canuck wrote: ↑
Sun Apr 14, 2019 10:04 am
What were your shoulder issues Adam?
Got me supraspinatus tears in both shoulders myself - 70% in left, 50% right.
Decided to live with it rather than surgery but not sure it was the right choice.
Well, Canuck, you asked - here is the damage data! MRI immediately following my accidental fall with the 4 items that were torn and reattached in bold print. Copied from my saved files. I am not concerned about piracy of any of this!
First off, my left shoulder injury last May. Ended up having the surgery for THIS shoulder late June. Little did I know I was due for the same event for my dominant side shoulder in December!!!
Rotator cuff: Full-thickness, full width tear of the supraspinatus
is present with differential retraction to the acromioclavicular
joint and glenoid rim. There is a full-thickness, full width or near
full width tear of the infraspinatus tendon
with differential retraction
to the acromioclavicular joint and glenoid rim. Teres minor tendon is
intact. There is a low-grade partial insertional tear of the
with mild medial subluxation of the long head of
. There is mildly reduced muscle bulk without
evidence of fatty infiltration.
Labrum: The labrum has a diffusely small appearance with blunted
morphology in keeping with degeneration. A degenerative superior labral
tear cannot be excluded.
Biceps Tendon: The intra-articular segment is somewhat attenuated and a
cannot be excluded. The extra articular segment is intact.
Bone/cartilage: No acute fracture is present. There is mild cartilage
thinning along the superior aspect of the humeral head.
Ligaments/capsule: Inferior glenohumeral ligament and axillary pouch
AC joint: Moderate acromioclavicular arthropathy. There is a prominent
inferior osteophyte and a lateral downward sloping acromion with
subacromial spur which narrows the supraspinatus outlet.
Misc: Moderate glenohumeral effusion communicating with moderate volume
subacromial/subdeltoid and subcoracoid bursal fluid accumulation.
Nice, huh? And this came about during a once-in-a-lifetime event, running canine agility trials with my awesome buddy Wolfgang. I was pre-running an advanced course with him, my first practice of the evening, and it was MY mistake that caused me to take a big bad smack into concrete floor when I stumbled running BACKWARDS avoiding a barrier!
OK, the second (yes, 2nd!) traumatic shoulder injury was even DUMBER.
October 31. Halloween. Just got full recovery on that injury, right? 3-1/2 months after my surgery, what happens? Almost too embarrassed to say. I moved too quickly and tripped down 3 steps, tried catching myself with one outstretched arm (here it comes, dominant right arm - get ready for it) and snapped it back the wrong direction falling down. Can you say, ouch?
Yes, thank goodness I had already experienced traumatic shoulder injury in my recent past so I knew what that snapping sensation combined with extreme pain was exactly all about. There was an immediate urge to make an inappropriate outburst, which I promptly made as required.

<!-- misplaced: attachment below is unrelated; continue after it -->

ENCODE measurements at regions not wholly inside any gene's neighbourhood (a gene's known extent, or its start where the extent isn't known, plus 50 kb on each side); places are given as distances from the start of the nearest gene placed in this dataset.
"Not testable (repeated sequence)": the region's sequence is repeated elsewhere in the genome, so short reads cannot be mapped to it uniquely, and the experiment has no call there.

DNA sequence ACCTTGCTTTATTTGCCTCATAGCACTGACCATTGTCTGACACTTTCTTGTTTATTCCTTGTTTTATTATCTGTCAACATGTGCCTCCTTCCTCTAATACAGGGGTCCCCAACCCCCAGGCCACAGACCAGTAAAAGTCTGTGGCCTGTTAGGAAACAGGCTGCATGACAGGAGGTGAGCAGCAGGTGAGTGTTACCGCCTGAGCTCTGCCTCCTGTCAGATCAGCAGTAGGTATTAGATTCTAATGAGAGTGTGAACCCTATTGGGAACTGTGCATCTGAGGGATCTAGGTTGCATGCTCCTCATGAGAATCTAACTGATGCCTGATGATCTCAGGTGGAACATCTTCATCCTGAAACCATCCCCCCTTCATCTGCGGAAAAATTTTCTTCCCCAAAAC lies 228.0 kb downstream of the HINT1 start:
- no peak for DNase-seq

MRI data for this arm: Less stuff messed up, however - ironically - much more difficult recovery. My doctor explained that no two rotator cuff post-op experiences are the same, regardless of tearing involved.
1. There is a 1 cm wide U-shaped tear of the middle fibers of the
supraspinatus tendon at the tendon insertion.
2. There is mild to moderate atrophy supraspinatus muscle.
3. There is subacromial spurring. There is moderate increased fluid within
the subacromial - subdeltoid bursa. There is mild to moderate
acromioclavicular arthropathy and hypertrophy.
Only after opening things up, so to speak (mostly laproscopic surgery except for the biceps tenodesis, which provided a nice 2" scar) would my super doctor find out the true extent of damage. In my case, I had 3 full-width/complete tears in my first injury, the supraspinatus; infraspinatus, subscapularis tendons with my biceps long head tendon nearly through, so he cut that clean and reattached it which is what you call "biceps tenodesis" and is truly a joy! 4 reattached parts in that shoulder.
My right arm "only" had the supraspinatus half-torn across, regardless of what the MRI interpreter said, so it was repaired as if it were a full tear. At the same time, there was some sort of cleanout procedure done in there. Want pictures? of the MRI screen shots? I have those. Well, no I won't share them because they look like prenatal sonograms!!!
Hope everyone's shoulders are feeling as well as possible, and don't fall if you can avoid it! Hope you guys had fun reading this tome, I was sort of chuckling as I wrote it all out. Maybe it made me feel better about things - I'm still not 100% and as some of you guys clearly know, it takes a good year for these to settle down, even with routine PT.
Oh, did I mention that I had a pre-existing rod in my humerus in my right arm to make things more interesting for everyone? Since I had a nearly foot-long titanium rod in there from ANOTHER accidental fall 20 years ago (much more dramatic injury) my MRI procedure had to be slow as molasses, on reduced power, because of all that metal. I was in total agony trying to stay still in that freaking MRI tube for an hour man! Was worse than the accident itself!!!!
Take care of yourselves, y'all!!!!